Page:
The billionaire chairman of Godrej Industries, one of India’s oldest conglomerates, said he expected tough times for his businesses in Africa as companies braced for a global economic downturn.
Godrej has expanded beyond its home market of India into Latin America, Indonesia and Africa, where it sells products ranging from pesticides to hair extensions. But Africa could be quite a challenge in the coming months, said Nadir Godrej, the company’s president and managing director. “Even now it’s difficult,” he added.
The more than century-old conglomerate is among emerging-market companies bracing for an expected slowdown as central banks wind back pandemic-related stimulus and raise interest rates.
The group’s businesses range from palm oil holdings and production to agrochemicals and skin care, attracting savvy international investors. Singapore’s sovereign wealth fund Temasek has a $108 million stake in listed chemical subsidiary Godrej Agrovet.
In Africa, the Godrej Consumer Products Group unit focuses on hair products and has acquired several personal and hair care brands since 2006. A quarter of revenue in the 2021-2022 financial year came from Africa, the US and the Middle East. But annual profit from Africa was “very poor” in the last quarter due to “stock theft” in South Africa, the company said.
“We’ve done a lot of different acquisitions in Africa and it’s hard to put them together into a coherent whole,” Godrej said. “But we have a new initiative to improve management and build synergies.”
In contrast, Godrej said that “in India, we are not seeing a big impact of the global recession. We seem to be pretty insulated from that.”
Despite his optimism, the latest quarterly results of subsidiaries of Godrej Industries were too poor. The group’s consumer products unit had a “seemingly poor” start to the financial year, its CEO Sudhir Sitapati told analysts, with quarterly revenue falling in Indonesia and Latin America but rising in India and Africa.
Godrej Agrovet increased quarterly volumes but said profitability was squeezed by rising raw material prices and falling domestic prices of soybean meal, used for animal feed, leaving it with a costly backlog. Managing director Balram Singh Yadav told analysts that its crop protection business had been “stuck a lot” due to outdated systems.
India’s strong post-pandemic recovery has been threatened by wild swings in commodity prices since Russia’s invasion of Ukraine, which has pushed inflation to more than 7 percent. New Delhi has neither condemned nor supported its long-time partner Russia’s war, but Indian oil refineries have benefited from diverted and discounted Russian crude.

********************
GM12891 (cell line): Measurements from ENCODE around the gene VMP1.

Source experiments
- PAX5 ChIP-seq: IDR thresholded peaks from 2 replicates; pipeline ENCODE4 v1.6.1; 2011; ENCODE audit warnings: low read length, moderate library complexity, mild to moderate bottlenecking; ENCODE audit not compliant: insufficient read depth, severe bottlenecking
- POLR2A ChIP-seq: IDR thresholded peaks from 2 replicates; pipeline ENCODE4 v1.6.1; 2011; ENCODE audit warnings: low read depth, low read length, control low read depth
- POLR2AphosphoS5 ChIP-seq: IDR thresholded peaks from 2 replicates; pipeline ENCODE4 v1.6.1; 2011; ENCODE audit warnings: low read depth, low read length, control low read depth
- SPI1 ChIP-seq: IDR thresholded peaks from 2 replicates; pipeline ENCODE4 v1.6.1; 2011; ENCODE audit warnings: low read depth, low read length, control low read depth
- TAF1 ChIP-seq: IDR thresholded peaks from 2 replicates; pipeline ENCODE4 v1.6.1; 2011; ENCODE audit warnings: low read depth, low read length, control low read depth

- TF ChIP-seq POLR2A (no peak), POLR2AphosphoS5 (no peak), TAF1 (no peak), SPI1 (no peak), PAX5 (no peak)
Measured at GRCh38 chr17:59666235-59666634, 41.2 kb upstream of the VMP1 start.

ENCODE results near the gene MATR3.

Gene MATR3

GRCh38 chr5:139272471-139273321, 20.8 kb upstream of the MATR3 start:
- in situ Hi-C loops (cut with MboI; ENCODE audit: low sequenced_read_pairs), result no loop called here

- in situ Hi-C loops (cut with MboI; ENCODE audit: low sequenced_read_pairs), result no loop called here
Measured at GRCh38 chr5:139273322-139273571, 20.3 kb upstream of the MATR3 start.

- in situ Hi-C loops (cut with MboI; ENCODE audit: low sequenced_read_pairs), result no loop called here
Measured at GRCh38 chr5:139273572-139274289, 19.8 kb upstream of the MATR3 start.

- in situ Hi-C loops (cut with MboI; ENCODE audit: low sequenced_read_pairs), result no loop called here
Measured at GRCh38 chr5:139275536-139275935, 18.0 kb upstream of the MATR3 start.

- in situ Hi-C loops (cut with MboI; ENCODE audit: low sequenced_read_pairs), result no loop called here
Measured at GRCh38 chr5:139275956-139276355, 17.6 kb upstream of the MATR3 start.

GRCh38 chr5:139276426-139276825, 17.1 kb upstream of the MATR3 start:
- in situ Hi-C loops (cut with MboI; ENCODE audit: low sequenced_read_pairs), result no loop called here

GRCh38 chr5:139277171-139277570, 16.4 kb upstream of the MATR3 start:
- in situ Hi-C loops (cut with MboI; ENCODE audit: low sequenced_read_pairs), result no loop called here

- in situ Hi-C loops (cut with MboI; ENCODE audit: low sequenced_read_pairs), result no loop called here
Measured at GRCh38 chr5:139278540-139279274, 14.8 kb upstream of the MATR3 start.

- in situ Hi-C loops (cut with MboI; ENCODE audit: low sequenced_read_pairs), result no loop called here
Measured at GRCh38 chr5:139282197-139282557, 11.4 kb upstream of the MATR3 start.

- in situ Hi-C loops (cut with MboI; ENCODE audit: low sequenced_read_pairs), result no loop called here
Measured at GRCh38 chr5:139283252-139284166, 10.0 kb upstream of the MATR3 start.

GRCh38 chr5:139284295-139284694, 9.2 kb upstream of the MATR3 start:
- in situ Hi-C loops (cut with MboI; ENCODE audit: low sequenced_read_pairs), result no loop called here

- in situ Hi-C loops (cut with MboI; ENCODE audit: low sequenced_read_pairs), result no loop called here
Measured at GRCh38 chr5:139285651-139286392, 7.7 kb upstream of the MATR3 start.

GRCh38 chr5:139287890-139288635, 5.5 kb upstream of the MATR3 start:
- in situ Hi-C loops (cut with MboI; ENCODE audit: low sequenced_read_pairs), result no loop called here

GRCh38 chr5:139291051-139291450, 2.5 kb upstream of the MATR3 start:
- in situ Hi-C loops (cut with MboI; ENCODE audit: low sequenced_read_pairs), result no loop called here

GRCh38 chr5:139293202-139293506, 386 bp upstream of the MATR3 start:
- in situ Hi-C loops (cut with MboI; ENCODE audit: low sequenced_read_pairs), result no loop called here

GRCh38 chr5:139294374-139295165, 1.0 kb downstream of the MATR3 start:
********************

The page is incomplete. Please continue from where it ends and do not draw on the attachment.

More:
Godrej said his father instilled in him an “anti-authoritarian” streak and that his “sympathies are much more pro-Ukraine, but I kind of understand where they are [the Indian government] coming”.
He added that in the case of the chemical manufacturer Astec Lifesciences, majority owned by Godrej Agrovet, sales to Russia declined. “They only sell prepaid and they were just about to send something that the Russians paid for in advance, but then the ship refused to carry it because of sanctions.”
India’s central bank last month introduced a scheme to allow payments in international trade to be made in rupees, a move widely seen as helping Russian and Indian companies avoid sanctions problems by avoiding the dollar. Godrej said the company had not “yet” considered using a rupee settlement, “because so far the Russians are able to pay, either through unsanctioned banks or other means. But when we might look at it.”
He said India is likely to benefit from Russia’s war in Ukraine in the form of “getting cheaper raw materials [than] the rest of the world — perhaps fertilizers, crude oil — and to the extent that Russia is forced to sell cheaper.”
Godrej, an avid amateur poet who studied Russian and other languages, presides over the family group from an office in the company’s eastern business hub in Mumbai, overlooking the mangrove forests the family has owned for decades.
Founded in 1897 by Godrej’s great-uncle Ardeshir, a Parsi entrepreneur, the family business made locks, soaps and safes and produced 1.7 million ballot boxes for independent India’s first elections.
Ardeshir died childless and left the business to his three nephews, including Godrei’s father. While the businesses are run professionally, the fourth generation of Godreys is now joining the group.
“Currently, there is no family member who is the CEO,” Godrej said. “However, we insist on playing a strong role in governance and strategy.”
Like many Indian family conglomerates, the Godrej empire has its own succession problems.
Nadir, who was named chairman of Godrej Industries late last year after his elder brother Adi Godrej became chairman emeritus, has to deal with a complex separation of businesses between his side of the family and that of his cousin Jamshyd Godrej.
Jamshyd is chairman of privately held Godrej & Boyce, which covers 10 industries, including aerospace, and owns large acreage around Mumbai, India’s financial capital.
Last year, both sides of the family began talking about officially disbanding the group. Godrej did not want to answer questions on this topic.